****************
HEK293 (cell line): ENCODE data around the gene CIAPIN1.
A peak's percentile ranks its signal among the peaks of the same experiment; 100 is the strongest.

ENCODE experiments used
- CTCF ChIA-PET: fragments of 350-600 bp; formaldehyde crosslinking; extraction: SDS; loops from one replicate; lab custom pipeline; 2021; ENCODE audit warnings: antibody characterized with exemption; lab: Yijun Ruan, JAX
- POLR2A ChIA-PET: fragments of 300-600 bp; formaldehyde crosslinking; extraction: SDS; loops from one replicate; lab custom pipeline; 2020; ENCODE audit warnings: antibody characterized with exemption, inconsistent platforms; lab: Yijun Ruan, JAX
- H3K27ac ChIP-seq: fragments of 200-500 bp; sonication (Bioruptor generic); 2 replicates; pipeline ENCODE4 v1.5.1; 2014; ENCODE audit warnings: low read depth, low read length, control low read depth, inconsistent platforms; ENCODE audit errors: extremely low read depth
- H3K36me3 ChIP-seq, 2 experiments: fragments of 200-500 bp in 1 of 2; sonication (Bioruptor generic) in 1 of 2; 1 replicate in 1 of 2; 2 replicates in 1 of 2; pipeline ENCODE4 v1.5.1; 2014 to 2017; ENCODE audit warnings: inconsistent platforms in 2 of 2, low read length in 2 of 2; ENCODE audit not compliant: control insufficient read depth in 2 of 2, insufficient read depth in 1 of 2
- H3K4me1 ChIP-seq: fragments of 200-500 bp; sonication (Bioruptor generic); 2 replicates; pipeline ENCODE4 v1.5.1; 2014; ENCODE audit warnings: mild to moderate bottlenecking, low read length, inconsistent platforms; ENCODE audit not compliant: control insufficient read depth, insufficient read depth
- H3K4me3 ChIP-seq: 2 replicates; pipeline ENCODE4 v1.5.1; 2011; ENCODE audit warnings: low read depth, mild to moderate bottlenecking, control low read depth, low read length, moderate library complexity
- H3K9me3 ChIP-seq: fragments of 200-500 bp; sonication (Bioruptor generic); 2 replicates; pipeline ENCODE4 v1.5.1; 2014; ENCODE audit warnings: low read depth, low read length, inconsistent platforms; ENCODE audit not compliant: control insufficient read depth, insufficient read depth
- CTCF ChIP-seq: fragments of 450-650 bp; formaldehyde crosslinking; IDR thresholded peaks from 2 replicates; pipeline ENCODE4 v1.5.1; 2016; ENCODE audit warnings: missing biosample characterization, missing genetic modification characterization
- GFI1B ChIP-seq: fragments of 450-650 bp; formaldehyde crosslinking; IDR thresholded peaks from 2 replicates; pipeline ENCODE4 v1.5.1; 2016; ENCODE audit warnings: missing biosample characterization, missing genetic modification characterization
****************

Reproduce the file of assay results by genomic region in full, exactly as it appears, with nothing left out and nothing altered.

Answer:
HEK293 (cell line): ENCODE data around the gene CIAPIN1.
A peak's percentile ranks its signal among the peaks of the same experiment; 100 is the strongest.

ENCODE experiments used
- CTCF ChIA-PET: fragments of 350-600 bp; formaldehyde crosslinking; extraction: SDS; loops from one replicate; lab custom pipeline; 2021; ENCODE audit warnings: antibody characterized with exemption; lab: Yijun Ruan, JAX
- POLR2A ChIA-PET: fragments of 300-600 bp; formaldehyde crosslinking; extraction: SDS; loops from one replicate; lab custom pipeline; 2020; ENCODE audit warnings: antibody characterized with exemption, inconsistent platforms; lab: Yijun Ruan, JAX
- H3K27ac ChIP-seq: fragments of 200-500 bp; sonication (Bioruptor generic); 2 replicates; pipeline ENCODE4 v1.5.1; 2014; ENCODE audit warnings: low read depth, low read length, control low read depth, inconsistent platforms; ENCODE audit errors: extremely low read depth
- H3K36me3 ChIP-seq, 2 experiments: fragments of 200-500 bp in 1 of 2; sonication (Bioruptor generic) in 1 of 2; 1 replicate in 1 of 2; 2 replicates in 1 of 2; pipeline ENCODE4 v1.5.1; 2014 to 2017; ENCODE audit warnings: inconsistent platforms in 2 of 2, low read length in 2 of 2; ENCODE audit not compliant: control insufficient read depth in 2 of 2, insufficient read depth in 1 of 2
- H3K4me1 ChIP-seq: fragments of 200-500 bp; sonication (Bioruptor generic); 2 replicates; pipeline ENCODE4 v1.5.1; 2014; ENCODE audit warnings: mild to moderate bottlenecking, low read length, inconsistent platforms; ENCODE audit not compliant: control insufficient read depth, insufficient read depth
- H3K4me3 ChIP-seq: 2 replicates; pipeline ENCODE4 v1.5.1; 2011; ENCODE audit warnings: low read depth, mild to moderate bottlenecking, control low read depth, low read length, moderate library complexity
- H3K9me3 ChIP-seq: fragments of 200-500 bp; sonication (Bioruptor generic); 2 replicates; pipeline ENCODE4 v1.5.1; 2014; ENCODE audit warnings: low read depth, low read length, inconsistent platforms; ENCODE audit not compliant: control insufficient read depth, insufficient read depth
- CTCF ChIP-seq: fragments of 450-650 bp; formaldehyde crosslinking; IDR thresholded peaks from 2 replicates; pipeline ENCODE4 v1.5.1; 2016; ENCODE audit warnings: missing biosample characterization, missing genetic modification characterization
- GFI1B ChIP-seq: fragments of 450-650 bp; formaldehyde crosslinking; IDR thresholded peaks from 2 replicates; pipeline ENCODE4 v1.5.1; 2016; ENCODE audit warnings: missing biosample characterization, missing genetic modification characterization